10 Zip-A-Dee-Doo-Dah Facts About Song of the South

YouTube
YouTube

You’ve probably never seen Song of the South, but you’ve likely had its most famous song lodged firmly in your brain at one point or another. Let's take a closer look at what is arguably Disney’s most controversial production ever.

1. THE STORIES WERE WRITTEN BY TEDDY ROOSEVELT'S UNCLE.

Though Disney borrowed the Br’er Rabbit tales from author Joel Chandler Harris, the stories were originally published in Harper’s magazine as written by Robert Roosevelt, Teddy’s uncle. In his autobiography, Teddy wrote that Robert took the stories down from his Aunt Anna’s dictation, then sent them to Harper’s, where they “fell flat.” It wasn’t until Harris created the Uncle Remus stories that Br’er Rabbit and his pals became “immortal,” in Teddy’s words.

2. DISNEY’S DECISION TO MAKE SONG OF THE SOUTH RAISED EYEBROWS RIGHT FROM THE GET-GO.

The NAACP released a statement that said that while the artistic and technical aspects of the film were truly impressive, “the production helps to perpetuate a dangerously glorified picture of slavery ... [the film] unfortunately gives the impression of an idyllic master-slave relationship which is a distortion of the facts.” However, other reviewers thought that the issue was handled well. Even the actors defended their parts. Hattie McDaniel told The Criterion, "If I had for one moment considered any part of the picture degrading or harmful to my people I would not have appeared therein." Star James Baskett agreed, saying, "I believe that certain groups are doing my race more harm in seeking to create dissension than can ever possibly come out of the Song of the South."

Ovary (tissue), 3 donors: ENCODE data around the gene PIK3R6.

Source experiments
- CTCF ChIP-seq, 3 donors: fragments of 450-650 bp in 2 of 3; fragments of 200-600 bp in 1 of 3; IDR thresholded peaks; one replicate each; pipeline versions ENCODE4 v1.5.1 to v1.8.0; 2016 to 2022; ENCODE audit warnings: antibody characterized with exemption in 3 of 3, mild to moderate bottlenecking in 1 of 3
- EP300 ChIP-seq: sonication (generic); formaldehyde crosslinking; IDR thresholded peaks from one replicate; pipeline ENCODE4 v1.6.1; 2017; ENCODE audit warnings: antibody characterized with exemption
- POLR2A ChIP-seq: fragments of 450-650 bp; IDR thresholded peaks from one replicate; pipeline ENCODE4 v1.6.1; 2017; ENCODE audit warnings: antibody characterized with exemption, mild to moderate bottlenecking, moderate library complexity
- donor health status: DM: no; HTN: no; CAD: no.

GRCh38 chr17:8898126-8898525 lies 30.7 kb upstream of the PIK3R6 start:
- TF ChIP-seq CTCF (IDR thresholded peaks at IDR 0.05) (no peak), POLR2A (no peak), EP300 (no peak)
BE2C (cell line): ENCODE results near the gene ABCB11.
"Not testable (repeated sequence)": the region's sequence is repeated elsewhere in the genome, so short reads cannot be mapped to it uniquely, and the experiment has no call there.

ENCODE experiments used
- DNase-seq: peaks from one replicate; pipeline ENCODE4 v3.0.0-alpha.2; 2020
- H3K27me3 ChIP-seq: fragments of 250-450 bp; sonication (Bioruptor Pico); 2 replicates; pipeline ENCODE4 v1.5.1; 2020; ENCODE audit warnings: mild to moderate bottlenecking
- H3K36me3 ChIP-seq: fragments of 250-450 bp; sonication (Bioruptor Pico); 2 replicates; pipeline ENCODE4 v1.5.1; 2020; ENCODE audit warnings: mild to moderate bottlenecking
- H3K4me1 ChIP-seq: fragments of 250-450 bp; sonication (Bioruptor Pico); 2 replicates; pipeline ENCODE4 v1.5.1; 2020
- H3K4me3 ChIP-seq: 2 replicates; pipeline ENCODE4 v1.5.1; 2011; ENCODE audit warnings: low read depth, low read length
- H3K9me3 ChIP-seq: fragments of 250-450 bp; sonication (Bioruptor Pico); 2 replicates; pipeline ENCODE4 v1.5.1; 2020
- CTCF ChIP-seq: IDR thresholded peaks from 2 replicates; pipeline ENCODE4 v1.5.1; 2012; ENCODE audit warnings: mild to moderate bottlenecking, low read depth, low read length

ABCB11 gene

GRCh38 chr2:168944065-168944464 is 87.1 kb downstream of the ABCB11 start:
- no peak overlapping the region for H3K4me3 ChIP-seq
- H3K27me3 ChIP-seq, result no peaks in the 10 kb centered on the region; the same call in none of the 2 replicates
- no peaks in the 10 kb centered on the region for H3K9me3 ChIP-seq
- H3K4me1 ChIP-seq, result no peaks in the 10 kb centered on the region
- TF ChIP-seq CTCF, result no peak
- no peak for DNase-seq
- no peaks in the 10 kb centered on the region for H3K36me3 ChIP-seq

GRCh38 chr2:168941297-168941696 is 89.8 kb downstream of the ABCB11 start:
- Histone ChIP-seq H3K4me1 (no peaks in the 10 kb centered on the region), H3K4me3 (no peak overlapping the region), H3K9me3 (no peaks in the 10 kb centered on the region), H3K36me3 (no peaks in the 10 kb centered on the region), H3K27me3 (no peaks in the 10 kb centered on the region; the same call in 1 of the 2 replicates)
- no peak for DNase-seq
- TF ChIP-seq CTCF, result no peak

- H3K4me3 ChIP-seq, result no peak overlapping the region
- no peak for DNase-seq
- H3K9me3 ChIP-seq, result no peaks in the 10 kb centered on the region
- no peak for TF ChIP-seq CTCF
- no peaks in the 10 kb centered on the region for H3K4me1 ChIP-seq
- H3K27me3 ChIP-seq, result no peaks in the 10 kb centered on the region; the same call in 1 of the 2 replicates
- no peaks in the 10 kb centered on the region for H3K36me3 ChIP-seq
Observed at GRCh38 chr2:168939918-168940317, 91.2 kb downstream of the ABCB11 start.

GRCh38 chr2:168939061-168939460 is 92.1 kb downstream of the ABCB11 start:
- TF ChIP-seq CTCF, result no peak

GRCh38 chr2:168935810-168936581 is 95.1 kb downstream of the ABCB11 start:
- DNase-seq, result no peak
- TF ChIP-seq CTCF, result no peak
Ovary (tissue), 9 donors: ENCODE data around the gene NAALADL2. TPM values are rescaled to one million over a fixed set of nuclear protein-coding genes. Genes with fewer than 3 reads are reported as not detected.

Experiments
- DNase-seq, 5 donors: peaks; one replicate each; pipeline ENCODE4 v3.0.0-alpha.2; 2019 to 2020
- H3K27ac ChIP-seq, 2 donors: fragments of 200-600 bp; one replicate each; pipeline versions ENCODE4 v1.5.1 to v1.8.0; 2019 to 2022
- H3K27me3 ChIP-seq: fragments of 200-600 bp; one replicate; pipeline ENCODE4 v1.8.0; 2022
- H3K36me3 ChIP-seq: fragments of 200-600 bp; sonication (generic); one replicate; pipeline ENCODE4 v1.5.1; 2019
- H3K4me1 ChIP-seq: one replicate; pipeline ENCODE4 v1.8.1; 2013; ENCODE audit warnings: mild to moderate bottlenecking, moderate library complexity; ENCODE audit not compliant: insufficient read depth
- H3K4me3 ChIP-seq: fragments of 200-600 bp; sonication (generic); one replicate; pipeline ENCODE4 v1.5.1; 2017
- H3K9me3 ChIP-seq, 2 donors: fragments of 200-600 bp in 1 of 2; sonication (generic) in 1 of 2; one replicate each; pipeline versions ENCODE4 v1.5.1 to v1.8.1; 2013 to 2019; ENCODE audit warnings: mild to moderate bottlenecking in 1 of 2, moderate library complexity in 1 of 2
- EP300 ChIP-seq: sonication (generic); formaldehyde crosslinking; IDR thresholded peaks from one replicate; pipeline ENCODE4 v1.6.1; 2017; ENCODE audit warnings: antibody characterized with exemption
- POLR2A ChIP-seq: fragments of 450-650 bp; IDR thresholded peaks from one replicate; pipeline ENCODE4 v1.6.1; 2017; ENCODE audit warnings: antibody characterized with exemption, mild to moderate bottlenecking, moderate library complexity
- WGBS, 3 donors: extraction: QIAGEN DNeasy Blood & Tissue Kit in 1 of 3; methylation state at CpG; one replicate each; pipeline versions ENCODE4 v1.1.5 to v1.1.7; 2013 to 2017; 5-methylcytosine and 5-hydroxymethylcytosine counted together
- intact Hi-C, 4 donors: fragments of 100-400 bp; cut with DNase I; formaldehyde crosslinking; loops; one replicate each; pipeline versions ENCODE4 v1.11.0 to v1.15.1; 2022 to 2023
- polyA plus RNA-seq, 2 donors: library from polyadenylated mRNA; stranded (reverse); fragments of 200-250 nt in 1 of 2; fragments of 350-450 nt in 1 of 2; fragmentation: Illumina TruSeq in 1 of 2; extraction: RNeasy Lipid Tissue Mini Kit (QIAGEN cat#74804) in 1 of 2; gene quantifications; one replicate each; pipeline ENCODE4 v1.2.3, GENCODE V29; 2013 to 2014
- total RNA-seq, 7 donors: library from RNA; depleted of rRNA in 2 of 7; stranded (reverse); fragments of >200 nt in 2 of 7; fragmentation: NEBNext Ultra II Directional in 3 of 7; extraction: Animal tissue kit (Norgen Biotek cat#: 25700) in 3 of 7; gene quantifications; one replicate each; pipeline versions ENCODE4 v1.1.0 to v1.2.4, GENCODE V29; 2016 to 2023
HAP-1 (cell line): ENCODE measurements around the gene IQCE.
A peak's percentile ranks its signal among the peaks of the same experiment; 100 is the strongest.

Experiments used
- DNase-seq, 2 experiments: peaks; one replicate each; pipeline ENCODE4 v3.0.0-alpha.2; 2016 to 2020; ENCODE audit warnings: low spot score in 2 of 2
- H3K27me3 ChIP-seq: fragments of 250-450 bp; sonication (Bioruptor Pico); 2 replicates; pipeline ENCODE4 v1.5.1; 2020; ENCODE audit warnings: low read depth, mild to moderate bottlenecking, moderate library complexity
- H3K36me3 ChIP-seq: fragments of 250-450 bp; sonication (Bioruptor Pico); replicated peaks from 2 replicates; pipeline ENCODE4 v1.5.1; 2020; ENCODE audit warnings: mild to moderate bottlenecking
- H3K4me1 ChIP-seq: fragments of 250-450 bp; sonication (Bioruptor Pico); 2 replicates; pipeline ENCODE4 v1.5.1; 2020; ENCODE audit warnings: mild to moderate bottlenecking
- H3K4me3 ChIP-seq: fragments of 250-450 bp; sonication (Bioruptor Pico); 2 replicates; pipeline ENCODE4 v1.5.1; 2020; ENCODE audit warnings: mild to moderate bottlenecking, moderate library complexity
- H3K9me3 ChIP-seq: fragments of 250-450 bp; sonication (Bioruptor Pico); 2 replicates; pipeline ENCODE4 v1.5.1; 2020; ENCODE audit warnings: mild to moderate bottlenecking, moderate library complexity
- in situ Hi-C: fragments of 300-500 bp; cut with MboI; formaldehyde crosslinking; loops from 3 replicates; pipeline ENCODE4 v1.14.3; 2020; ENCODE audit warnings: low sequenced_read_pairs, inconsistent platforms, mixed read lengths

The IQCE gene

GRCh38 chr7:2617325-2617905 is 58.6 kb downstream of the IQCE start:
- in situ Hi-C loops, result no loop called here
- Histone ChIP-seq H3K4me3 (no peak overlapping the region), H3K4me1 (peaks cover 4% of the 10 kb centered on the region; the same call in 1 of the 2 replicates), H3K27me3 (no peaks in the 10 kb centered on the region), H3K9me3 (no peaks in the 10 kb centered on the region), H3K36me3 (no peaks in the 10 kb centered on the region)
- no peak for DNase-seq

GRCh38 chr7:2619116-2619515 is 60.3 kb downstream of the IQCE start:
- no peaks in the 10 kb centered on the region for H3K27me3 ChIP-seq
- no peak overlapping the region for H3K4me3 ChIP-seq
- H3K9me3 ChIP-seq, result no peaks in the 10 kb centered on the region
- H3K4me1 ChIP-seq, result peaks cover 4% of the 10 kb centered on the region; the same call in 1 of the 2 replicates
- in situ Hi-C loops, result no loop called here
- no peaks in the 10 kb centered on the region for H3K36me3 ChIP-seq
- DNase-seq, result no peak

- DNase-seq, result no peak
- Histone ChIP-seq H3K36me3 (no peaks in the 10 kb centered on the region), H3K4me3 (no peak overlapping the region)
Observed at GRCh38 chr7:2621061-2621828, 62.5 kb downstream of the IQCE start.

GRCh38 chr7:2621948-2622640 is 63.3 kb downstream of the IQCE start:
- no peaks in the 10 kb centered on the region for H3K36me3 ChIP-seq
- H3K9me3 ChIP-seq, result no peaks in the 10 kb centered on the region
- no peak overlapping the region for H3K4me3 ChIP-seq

3. IT’S BEEN RUMORED THAT JAMES BASKETT DIDN’T ATTEND THE PREMIERE BECAUSE NO HOTEL WOULD ALLOW HIM TO STAY.

It’s been a long-standing rumor that Baskett himself was unable to attend the movie’s Atlanta premiere because no hotel in town would accept the black cast members. This is unlikely, as MousePlanet points out, because there were several black-owned hotels in the city at the time, including the Savoy. What is true is that Atlanta was still under segregation laws at the time, so the cast would have been separated at the premiere anyway. To bring Baskett to the city but stop him from attending events, one newspaper article from 1946 noted, “would cause him many embarrassments, for his feelings are the same as any man’s.”

4. THE FILM WAS A SUCCESS, BUT NOT BY A WIDE MARGIN.

The original release netted the studio just $226,000.

5. WALT DISNEY HIMSELF CAMPAIGNED FOR BASKETT TO WIN AN ACADEMY AWARD FOR HIS PERFORMANCE.

Walt Disney told Jean Hersholt, then the president of the Motion Picture Academy, that Baskett’s performance was his own creation, “almost wholly without direction.” Disney’s efforts worked: Baskett received an honorary Oscar in 1948. Sadly, he died just three months later at the age of 44.